From WCG: “New Lab at Tsinghua University Created to Work on Computing for Clean Water Project Findings”

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World Community Grid (WCG)

25 Jul 2017
The Computing for Clean Water team

Dr. Ming Ma, one of the original members of the Computing for Clean Water research team, has created his own lab at Tsinghua University. Dr. Ma and his team continue to analyze the data generated by the project. Learn more about their current work and plans for the future in this update.


The Computing for Clean Water project was created to provide deeper insight on the molecular scale flow of water through a novel class of filter materials. Thanks to the millions of virtual experiments that the team was able to run on World Community Grid, they discovered conditions under which water can pass through tiny carbon nanotubes much more efficiently. This groundbreaking understanding of a fundamental physical process could help improve access to clean water for millions of people through more efficient water filtration and desalination, and also may have applications in clean energy and medicine.

The team at Tsinghua University includes (left to right) Ming Ma, Kunqi Wang, Wei Cao, and Jin Wang. Not pictured: Yao Cheng

A Growing Team

It has been one year since the main team member, Dr. Ming Ma, returned to Tsinghua University, China, after doing research at University College London and Tel Aviv University. During the past year, as an Associate Professor in the Department of Mechanical Engineering, Dr. Ma recruited four new researchers as members of the team with the help from Prof. Quanshui Zheng, the leader of the Computing for Clean Water team. The new team members include one postdoc, Dr. Wei Cao; and three PhD students: Jin Wang, Kunqi Wang, and Yao Cheng.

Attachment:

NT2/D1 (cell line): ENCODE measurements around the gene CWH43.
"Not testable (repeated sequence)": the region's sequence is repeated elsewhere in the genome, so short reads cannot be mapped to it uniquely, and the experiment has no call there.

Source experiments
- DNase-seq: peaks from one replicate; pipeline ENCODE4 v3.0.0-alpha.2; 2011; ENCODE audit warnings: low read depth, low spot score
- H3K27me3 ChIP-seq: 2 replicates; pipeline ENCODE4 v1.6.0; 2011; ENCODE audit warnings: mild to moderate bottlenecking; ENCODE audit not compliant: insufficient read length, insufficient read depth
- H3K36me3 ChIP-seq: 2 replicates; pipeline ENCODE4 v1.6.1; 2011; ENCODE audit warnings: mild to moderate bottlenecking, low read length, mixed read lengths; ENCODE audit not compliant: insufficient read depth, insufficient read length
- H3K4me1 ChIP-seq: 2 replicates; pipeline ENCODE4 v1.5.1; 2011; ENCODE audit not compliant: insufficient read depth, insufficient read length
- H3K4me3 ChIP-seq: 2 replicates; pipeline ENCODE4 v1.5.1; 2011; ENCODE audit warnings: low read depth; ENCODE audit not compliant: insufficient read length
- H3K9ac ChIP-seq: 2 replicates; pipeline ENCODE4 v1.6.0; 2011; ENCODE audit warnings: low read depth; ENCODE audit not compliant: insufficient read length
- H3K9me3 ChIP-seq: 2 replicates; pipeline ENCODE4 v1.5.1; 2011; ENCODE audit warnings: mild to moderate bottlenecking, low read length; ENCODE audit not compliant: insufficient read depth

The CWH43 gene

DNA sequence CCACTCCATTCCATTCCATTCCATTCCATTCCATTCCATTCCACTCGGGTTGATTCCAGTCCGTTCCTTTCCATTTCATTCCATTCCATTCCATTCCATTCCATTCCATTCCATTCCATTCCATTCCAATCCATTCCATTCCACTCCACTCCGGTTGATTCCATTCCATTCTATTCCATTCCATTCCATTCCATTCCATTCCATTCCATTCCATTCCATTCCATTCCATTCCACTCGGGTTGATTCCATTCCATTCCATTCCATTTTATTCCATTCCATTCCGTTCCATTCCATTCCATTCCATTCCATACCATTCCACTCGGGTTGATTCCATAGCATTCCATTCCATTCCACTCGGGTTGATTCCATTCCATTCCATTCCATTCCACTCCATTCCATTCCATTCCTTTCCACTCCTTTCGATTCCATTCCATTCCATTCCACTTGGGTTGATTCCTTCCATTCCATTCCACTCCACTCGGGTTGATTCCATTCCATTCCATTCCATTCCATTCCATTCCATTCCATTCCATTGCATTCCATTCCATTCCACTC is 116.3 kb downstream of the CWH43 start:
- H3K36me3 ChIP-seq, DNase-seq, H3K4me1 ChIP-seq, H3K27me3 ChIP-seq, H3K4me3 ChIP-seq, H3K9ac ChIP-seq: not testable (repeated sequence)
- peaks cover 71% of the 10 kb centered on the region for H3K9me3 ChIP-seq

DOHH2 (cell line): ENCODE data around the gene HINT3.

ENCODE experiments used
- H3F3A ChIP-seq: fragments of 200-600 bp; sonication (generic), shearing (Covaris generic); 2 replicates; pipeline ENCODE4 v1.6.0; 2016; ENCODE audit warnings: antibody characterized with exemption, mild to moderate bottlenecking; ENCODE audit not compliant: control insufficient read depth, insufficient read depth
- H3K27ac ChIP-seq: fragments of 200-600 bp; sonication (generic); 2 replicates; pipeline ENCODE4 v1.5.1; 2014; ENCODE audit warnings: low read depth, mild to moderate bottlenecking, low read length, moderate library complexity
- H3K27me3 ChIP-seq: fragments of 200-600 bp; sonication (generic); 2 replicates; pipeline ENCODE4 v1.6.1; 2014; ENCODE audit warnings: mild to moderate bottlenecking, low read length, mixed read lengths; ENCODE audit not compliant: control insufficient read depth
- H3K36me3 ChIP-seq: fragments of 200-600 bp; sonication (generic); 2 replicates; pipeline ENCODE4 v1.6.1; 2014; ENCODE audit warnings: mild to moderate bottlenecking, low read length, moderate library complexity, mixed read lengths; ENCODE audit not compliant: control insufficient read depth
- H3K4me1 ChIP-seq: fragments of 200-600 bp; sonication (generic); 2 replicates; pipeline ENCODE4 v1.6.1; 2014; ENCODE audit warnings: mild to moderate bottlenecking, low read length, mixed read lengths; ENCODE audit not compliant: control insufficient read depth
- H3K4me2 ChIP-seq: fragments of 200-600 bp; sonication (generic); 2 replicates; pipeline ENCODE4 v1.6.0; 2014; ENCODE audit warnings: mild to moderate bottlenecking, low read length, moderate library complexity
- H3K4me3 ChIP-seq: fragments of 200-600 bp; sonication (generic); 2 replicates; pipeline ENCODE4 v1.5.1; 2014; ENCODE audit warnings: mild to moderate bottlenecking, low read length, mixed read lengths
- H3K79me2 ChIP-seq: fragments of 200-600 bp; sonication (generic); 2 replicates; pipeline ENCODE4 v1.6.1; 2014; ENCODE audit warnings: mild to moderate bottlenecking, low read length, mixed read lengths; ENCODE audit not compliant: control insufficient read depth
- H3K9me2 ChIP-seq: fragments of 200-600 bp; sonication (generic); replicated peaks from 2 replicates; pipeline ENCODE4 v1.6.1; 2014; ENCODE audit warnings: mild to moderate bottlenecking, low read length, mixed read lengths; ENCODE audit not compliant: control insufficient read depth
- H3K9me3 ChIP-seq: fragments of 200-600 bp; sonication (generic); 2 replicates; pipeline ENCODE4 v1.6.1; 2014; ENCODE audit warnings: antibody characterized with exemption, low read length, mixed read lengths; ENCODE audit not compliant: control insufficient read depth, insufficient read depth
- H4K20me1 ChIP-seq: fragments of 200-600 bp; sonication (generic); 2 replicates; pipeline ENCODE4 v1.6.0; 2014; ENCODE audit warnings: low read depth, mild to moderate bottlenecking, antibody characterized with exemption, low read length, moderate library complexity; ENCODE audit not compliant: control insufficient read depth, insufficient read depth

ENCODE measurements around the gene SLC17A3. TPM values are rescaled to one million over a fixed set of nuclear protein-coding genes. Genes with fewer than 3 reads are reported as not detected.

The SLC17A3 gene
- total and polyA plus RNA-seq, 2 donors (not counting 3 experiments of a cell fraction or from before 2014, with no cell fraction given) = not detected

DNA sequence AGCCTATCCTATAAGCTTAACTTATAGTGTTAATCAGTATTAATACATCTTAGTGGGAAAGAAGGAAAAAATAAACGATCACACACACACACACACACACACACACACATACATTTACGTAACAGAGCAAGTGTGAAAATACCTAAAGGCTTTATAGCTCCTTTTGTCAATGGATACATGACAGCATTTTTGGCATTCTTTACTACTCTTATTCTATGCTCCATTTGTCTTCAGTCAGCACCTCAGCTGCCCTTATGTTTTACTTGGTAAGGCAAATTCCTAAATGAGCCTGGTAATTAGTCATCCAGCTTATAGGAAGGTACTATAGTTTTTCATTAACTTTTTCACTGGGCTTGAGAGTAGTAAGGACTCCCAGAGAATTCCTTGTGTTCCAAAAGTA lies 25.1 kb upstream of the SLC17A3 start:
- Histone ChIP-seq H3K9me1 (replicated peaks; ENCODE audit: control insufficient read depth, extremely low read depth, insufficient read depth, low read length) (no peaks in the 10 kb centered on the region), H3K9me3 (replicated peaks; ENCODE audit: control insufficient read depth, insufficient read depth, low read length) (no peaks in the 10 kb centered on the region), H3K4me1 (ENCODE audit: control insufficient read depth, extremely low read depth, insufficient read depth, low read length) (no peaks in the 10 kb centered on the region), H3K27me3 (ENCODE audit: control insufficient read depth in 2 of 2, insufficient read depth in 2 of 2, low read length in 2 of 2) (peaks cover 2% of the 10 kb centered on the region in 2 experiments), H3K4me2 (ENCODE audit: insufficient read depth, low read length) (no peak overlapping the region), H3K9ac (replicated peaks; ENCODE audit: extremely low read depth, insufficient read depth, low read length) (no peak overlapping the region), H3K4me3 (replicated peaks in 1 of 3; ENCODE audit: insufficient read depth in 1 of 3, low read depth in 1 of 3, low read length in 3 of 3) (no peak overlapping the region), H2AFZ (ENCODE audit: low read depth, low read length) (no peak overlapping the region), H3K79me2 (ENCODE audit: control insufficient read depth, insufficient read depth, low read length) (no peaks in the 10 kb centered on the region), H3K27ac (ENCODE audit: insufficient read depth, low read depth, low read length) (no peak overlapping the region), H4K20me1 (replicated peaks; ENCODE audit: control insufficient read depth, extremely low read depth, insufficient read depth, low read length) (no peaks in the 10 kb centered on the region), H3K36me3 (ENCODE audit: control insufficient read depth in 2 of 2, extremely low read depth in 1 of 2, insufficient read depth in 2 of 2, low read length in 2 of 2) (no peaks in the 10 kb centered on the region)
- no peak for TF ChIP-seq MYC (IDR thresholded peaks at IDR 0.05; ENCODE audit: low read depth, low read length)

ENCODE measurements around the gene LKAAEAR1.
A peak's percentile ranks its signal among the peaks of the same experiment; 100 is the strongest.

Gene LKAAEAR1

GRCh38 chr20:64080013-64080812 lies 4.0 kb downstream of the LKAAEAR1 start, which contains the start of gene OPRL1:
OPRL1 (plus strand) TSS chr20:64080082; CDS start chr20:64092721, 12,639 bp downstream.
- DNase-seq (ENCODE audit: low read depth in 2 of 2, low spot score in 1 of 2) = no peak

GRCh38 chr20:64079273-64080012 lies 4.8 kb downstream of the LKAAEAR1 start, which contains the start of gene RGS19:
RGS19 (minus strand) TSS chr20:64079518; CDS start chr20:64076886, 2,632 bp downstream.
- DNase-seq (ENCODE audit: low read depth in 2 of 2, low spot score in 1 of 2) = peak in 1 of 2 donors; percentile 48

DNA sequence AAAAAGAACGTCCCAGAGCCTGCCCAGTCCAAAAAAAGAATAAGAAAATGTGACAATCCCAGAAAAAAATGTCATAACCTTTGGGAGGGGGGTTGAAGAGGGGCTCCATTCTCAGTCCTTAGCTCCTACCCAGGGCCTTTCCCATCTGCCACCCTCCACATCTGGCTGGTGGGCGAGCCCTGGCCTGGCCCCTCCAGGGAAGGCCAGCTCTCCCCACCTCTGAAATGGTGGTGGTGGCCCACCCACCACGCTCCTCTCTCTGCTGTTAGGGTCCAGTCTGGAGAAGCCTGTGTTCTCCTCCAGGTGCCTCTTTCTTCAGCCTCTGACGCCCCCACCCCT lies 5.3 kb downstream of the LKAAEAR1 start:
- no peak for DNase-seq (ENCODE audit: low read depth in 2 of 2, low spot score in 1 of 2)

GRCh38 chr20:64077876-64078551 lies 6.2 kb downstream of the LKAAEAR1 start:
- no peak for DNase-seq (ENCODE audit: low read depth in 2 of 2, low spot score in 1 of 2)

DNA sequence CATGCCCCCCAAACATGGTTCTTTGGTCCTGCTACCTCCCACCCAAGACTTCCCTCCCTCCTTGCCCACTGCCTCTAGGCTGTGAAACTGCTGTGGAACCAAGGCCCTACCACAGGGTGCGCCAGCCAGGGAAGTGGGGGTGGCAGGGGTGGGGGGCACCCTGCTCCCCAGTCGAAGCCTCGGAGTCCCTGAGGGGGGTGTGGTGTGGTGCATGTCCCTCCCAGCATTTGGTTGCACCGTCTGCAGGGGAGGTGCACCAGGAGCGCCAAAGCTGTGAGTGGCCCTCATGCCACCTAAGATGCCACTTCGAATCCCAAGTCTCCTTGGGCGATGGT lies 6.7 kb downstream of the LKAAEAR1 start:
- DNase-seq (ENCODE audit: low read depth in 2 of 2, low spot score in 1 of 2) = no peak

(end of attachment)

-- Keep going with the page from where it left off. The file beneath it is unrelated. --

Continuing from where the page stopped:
Next Steps

The team is now working on two main tasks. The first task is to improve the algorithm used in the previous study (see the reference below) by incorporating new techniques developed during the last three years, and to implement them into LAMMPS, a molecular dynamics software. The second task is to investigate new systems with the algorithm being developed. With these tasks finished, the team wishes to bring new, interesting information into the volunteer computing community.

We thank everyone who supported Computing for Clean Water, and hope to work with you again in the near future.


M. Ma, F. Grey, L.M. Shen, M. Urbakh, S. Wu, J.Z. Liu, Y.L. Liu, Q.S. Zheng, Water transport inside carbon nanotubes mediated by phonon-induced oscillating friction, Nature Nanotech., 10 (2015) 692-695

See the full article here.

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